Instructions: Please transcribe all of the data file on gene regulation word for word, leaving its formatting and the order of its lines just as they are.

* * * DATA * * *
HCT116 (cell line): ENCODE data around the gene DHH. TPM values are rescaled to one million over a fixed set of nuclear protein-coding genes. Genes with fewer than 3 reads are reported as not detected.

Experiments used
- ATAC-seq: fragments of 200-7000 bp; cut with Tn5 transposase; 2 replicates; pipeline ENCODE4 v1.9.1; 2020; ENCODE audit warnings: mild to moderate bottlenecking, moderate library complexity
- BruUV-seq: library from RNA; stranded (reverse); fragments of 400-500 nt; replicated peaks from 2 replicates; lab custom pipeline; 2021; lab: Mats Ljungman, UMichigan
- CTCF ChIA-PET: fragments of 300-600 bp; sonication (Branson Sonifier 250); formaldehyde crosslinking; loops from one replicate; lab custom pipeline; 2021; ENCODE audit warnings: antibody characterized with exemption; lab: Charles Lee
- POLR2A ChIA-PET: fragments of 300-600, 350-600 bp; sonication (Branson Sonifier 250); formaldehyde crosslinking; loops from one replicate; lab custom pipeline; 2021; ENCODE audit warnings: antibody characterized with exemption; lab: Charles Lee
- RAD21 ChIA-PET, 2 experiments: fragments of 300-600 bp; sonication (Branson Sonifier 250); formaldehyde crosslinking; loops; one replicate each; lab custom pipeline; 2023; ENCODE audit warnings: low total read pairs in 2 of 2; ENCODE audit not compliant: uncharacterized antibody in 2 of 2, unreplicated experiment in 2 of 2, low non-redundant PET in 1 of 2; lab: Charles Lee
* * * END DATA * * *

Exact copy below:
HCT116 (cell line): ENCODE data around the gene DHH. TPM values are rescaled to one million over a fixed set of nuclear protein-coding genes. Genes with fewer than 3 reads are reported as not detected.

Experiments used
- ATAC-seq: fragments of 200-7000 bp; cut with Tn5 transposase; 2 replicates; pipeline ENCODE4 v1.9.1; 2020; ENCODE audit warnings: mild to moderate bottlenecking, moderate library complexity
- BruUV-seq: library from RNA; stranded (reverse); fragments of 400-500 nt; replicated peaks from 2 replicates; lab custom pipeline; 2021; lab: Mats Ljungman, UMichigan
- CTCF ChIA-PET: fragments of 300-600 bp; sonication (Branson Sonifier 250); formaldehyde crosslinking; loops from one replicate; lab custom pipeline; 2021; ENCODE audit warnings: antibody characterized with exemption; lab: Charles Lee
- POLR2A ChIA-PET: fragments of 300-600, 350-600 bp; sonication (Branson Sonifier 250); formaldehyde crosslinking; loops from one replicate; lab custom pipeline; 2021; ENCODE audit warnings: antibody characterized with exemption; lab: Charles Lee
- RAD21 ChIA-PET, 2 experiments: fragments of 300-600 bp; sonication (Branson Sonifier 250); formaldehyde crosslinking; loops; one replicate each; lab custom pipeline; 2023; ENCODE audit warnings: low total read pairs in 2 of 2; ENCODE audit not compliant: uncharacterized antibody in 2 of 2, unreplicated experiment in 2 of 2, low non-redundant PET in 1 of 2; lab: Charles Lee